Stuttgart: Azarenka d. Radwanska

by: Ed McGrogan April 28, 2012

201204280851318819875-p2@stats.comStuttgart marks the first time in nearly three years that the WTA Top 4 reached the final four of a tournament. But it hasn't been as uncommon to see the world's top two women reach the final round of an event—it happened as recently as Indian Wells, when Victoria Azarenka played Maria Sharapova. We're halfway to another Top 2 collision, thanks to Azarenka's commanding, 6-1, 6-3 win over Agnieszka Radwanska.

The world No. 1 is now 5-0 against Radwanska in 2012, 10-3 lifetime, and has won the last eight sets they've played. It wasn't hard to see why if you watched today's match. The obvious reason is power, which Azarenka has to burn and Radwanska lacks. If Radwanska isn't keeping all of her slick shots in—which she wasn't on this day—the rallies will almost always end in Azarenka's favor. That or, at the very least, they will end on her racquet, which given Vika's current form is a risky proposition for her opponents.

The second but potentially as important reason is Azarenka's movement. She glides fluidly, and that was even more pronounced on clay. Radwanska moved her feet, but compared to Azarenka, that's all she moved. Getting into position to handle Azarenka's shots was sometimes half the battle for Radwanska, who needed more speed and certainly more ammunition to prevail. But even that may not have been enough against a player who has now won 29 of her first 30 matches.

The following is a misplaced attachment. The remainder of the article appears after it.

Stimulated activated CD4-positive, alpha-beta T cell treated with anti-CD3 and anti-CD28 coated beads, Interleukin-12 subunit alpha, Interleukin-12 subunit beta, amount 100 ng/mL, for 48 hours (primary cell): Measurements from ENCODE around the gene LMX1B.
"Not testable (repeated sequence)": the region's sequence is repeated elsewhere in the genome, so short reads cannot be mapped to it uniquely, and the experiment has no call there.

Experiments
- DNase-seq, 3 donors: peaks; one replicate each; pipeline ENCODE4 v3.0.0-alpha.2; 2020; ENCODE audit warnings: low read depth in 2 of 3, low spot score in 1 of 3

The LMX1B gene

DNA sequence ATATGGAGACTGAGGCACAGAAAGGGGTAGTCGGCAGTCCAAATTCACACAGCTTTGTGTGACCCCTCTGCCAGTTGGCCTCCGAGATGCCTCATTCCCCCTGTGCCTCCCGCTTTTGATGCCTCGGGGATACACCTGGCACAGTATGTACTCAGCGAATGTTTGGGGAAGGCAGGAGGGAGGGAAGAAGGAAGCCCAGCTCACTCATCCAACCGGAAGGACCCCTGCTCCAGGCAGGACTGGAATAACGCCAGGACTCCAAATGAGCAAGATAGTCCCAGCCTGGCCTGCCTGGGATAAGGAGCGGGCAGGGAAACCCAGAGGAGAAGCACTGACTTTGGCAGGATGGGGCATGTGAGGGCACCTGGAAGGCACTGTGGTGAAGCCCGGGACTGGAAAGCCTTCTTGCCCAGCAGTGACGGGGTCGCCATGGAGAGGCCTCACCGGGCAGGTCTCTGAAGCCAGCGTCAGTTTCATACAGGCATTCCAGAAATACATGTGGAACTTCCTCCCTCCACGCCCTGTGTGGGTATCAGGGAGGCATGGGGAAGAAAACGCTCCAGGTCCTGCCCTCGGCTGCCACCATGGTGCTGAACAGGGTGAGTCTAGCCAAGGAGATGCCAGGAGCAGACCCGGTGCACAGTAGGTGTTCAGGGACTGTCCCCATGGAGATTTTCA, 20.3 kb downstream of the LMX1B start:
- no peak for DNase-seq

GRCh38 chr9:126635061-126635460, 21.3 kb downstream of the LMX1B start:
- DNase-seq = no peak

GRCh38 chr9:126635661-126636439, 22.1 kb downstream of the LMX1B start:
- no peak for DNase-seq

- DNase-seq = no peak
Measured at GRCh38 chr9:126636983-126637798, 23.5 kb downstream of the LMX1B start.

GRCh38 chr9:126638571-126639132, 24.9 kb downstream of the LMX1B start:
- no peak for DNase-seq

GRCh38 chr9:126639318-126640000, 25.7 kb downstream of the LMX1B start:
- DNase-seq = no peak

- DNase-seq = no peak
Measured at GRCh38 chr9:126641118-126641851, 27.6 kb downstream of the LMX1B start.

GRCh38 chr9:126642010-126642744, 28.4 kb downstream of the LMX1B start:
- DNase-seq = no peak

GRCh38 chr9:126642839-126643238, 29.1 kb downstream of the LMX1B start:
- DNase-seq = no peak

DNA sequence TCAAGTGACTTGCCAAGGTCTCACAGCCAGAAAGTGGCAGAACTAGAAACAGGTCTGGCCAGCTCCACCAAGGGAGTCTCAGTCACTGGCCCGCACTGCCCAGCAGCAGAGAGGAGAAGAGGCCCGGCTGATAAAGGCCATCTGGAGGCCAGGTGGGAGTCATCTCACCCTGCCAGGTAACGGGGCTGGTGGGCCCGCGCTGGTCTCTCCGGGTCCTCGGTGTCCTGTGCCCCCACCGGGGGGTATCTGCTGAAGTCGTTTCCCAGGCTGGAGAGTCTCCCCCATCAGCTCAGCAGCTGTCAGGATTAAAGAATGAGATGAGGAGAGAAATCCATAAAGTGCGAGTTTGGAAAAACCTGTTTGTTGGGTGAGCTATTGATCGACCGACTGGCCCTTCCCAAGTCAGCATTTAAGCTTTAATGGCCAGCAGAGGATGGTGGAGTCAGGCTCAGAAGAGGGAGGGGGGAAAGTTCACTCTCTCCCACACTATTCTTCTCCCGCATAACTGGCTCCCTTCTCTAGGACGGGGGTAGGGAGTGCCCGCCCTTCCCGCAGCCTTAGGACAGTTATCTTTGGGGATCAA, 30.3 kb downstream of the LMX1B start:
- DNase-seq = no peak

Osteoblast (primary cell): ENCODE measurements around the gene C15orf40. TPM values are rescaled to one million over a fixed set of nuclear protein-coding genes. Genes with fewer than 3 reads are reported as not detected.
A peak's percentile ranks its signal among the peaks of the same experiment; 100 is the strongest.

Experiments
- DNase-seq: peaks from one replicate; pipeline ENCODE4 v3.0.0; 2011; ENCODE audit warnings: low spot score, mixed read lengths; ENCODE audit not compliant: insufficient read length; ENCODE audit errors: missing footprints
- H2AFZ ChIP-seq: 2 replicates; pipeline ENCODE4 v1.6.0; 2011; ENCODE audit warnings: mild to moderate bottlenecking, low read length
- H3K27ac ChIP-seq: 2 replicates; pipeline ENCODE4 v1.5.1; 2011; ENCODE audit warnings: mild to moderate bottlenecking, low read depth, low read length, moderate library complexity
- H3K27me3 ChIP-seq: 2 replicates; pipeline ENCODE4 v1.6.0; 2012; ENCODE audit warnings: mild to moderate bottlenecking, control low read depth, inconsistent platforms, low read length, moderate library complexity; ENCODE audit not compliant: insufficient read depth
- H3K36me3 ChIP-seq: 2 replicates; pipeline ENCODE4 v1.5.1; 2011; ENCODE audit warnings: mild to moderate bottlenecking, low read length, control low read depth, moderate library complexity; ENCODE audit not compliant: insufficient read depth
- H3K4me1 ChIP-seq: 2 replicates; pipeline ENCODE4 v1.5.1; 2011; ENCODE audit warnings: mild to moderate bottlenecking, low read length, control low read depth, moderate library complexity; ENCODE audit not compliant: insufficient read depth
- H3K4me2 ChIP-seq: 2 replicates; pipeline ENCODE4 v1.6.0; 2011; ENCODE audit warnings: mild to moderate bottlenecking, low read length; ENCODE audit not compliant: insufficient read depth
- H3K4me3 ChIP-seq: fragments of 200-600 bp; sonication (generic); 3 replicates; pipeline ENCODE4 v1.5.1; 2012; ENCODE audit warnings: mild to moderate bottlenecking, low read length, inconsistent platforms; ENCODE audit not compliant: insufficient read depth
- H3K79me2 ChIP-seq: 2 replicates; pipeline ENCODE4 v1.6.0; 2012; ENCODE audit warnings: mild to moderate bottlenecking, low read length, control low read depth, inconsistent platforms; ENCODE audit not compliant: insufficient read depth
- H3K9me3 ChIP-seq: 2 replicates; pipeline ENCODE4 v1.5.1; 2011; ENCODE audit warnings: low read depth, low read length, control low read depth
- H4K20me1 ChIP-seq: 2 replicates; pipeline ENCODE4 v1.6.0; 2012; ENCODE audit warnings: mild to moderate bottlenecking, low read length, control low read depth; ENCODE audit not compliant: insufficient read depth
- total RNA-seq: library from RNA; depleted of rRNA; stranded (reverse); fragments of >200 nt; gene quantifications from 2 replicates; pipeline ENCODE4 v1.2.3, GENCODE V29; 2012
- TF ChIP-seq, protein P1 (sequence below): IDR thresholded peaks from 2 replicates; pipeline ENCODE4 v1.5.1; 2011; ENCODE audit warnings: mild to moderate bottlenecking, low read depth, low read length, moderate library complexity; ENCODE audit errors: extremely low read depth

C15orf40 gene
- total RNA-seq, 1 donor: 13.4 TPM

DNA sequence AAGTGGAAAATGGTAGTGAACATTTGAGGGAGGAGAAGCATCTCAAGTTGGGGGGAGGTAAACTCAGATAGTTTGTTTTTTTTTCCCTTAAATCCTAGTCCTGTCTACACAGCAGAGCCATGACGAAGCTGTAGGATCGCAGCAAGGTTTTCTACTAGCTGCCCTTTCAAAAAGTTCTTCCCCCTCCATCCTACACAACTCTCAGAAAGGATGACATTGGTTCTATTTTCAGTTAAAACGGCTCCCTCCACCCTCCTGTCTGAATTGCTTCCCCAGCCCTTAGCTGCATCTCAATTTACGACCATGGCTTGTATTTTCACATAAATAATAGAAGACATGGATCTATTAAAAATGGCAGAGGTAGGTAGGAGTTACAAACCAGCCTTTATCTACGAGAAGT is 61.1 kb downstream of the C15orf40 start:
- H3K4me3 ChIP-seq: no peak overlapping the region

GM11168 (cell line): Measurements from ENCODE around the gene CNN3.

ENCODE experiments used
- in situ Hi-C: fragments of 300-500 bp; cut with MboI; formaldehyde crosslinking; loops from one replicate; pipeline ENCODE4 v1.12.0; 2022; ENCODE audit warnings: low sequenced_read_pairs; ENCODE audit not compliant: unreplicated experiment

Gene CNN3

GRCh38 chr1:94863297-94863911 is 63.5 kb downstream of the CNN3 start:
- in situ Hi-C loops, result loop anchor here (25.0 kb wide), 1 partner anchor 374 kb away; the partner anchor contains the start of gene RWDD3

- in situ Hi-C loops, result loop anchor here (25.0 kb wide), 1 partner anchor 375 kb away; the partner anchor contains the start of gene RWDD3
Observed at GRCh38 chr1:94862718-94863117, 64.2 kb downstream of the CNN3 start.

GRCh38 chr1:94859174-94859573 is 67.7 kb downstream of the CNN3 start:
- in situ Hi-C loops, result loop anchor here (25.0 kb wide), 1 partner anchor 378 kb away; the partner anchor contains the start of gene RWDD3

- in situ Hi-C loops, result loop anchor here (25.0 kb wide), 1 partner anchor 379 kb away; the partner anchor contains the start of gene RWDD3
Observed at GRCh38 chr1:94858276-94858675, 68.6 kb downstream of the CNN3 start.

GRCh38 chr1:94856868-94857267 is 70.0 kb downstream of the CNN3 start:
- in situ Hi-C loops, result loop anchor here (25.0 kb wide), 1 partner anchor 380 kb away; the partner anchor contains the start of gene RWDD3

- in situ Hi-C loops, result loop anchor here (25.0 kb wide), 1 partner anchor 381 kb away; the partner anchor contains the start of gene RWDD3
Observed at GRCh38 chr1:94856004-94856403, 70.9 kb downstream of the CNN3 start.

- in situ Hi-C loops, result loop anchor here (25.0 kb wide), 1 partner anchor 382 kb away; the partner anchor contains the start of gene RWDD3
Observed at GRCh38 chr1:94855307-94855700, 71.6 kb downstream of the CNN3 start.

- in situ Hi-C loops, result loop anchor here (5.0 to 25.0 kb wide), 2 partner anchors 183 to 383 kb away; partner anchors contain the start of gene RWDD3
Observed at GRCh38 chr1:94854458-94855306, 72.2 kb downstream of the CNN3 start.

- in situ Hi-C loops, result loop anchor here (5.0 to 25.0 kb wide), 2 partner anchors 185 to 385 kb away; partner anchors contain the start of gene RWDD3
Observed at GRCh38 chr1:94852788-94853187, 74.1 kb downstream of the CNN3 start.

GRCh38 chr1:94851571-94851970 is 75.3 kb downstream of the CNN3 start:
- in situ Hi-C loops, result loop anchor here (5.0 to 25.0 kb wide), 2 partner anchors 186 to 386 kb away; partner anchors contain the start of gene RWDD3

Behind quickly, Radwanska dropped the first set to Azarenka for the exact reasons I mentioned. When she took an extended injury timeout down 3-2 in the second, it looked for a moment as if it might be an even quicker exit for Radwanska than usual. But the Pole encouraged with a no-look, backhand overhead to save a break point, a shot that signaled a change in confidence. That may have been the case—Radwanska played her best tennis as this straight-setter wound down—but her execution was never consistent enough to compete with the top seed. After traversing the break-point tightrope, Radwanska served a sitter to Azarenka, whose backhand return winner gave her the break for for all intents and purposes the match.

Down 5-2, Radwanska saved a match point and forced Azarenka to serve out the contest. It was then that we watched Radwanska place a running backhand in the perfect position down the line, and strike a cross-court forehand return winner that gave Azarenka temporary pause. There was nothing little about those shots, and Radwanska must add more of them to her arsenal to unseat the best of the best. In this sense, the WTA No. 4 shares some similarities to the ATP No. 4, Andy Murray.

Not too little, no, but certainly too late.

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